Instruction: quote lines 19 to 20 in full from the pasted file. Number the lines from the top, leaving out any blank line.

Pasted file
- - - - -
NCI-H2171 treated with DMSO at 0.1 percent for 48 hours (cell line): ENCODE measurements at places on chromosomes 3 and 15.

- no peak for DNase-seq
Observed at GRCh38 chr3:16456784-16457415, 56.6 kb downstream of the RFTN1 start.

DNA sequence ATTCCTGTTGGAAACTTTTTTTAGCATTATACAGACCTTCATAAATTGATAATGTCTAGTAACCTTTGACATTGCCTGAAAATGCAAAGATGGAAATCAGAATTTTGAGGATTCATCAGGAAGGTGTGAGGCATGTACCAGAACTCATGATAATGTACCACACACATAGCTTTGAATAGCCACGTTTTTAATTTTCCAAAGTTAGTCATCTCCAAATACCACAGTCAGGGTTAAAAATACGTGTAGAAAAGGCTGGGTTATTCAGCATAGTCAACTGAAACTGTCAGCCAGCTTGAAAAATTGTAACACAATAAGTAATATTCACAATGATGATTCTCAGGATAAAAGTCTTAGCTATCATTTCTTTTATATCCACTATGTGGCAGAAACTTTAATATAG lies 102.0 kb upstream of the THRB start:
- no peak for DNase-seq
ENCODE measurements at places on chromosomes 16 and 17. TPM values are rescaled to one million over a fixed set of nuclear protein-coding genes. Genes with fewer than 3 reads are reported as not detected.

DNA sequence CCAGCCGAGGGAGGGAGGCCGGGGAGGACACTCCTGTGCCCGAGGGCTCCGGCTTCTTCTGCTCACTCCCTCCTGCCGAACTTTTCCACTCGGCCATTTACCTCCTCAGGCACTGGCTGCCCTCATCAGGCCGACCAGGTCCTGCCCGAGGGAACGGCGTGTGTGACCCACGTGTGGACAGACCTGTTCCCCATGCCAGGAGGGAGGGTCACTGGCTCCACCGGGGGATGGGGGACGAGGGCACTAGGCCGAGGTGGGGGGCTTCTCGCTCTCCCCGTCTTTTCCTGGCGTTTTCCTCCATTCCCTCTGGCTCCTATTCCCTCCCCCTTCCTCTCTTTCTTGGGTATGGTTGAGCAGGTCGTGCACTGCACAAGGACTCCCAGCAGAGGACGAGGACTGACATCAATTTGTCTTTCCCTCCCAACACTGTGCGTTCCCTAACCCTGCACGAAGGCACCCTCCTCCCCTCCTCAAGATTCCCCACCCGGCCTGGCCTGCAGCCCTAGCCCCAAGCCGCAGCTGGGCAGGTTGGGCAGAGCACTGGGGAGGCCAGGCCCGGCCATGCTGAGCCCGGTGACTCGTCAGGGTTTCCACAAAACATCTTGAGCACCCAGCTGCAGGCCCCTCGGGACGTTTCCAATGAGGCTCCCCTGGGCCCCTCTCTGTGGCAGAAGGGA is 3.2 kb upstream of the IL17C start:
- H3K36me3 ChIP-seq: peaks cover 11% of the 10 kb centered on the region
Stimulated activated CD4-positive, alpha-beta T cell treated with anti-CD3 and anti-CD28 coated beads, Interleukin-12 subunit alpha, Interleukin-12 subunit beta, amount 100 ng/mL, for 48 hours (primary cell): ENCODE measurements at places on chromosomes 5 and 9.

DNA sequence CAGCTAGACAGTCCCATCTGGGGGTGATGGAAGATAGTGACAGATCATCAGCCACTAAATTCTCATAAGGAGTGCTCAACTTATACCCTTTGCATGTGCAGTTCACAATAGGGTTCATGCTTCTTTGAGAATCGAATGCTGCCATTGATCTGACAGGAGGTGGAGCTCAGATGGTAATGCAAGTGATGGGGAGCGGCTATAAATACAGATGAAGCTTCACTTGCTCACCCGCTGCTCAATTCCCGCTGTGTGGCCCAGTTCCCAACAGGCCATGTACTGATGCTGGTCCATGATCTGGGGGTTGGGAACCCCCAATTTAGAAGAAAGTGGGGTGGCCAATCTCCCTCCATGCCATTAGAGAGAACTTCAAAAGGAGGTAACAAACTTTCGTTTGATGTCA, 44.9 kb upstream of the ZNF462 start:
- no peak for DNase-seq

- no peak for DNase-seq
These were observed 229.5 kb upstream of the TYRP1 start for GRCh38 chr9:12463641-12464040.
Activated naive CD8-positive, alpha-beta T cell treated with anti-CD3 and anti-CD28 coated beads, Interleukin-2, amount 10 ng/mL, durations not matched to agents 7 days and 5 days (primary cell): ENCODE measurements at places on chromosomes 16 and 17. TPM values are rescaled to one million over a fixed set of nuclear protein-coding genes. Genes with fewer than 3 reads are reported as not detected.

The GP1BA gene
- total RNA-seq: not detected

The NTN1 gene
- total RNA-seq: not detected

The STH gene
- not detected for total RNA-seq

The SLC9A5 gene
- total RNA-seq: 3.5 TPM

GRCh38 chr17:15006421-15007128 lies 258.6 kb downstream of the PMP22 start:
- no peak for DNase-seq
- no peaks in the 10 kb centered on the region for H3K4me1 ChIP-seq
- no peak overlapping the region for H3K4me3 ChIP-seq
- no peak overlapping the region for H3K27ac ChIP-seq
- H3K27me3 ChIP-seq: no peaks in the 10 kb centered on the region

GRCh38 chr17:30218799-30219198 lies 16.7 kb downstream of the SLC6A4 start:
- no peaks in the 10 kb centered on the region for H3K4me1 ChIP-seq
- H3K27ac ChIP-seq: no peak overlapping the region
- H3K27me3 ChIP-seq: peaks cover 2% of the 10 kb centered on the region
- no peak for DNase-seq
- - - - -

The STH gene
- not detected for total RNA-seq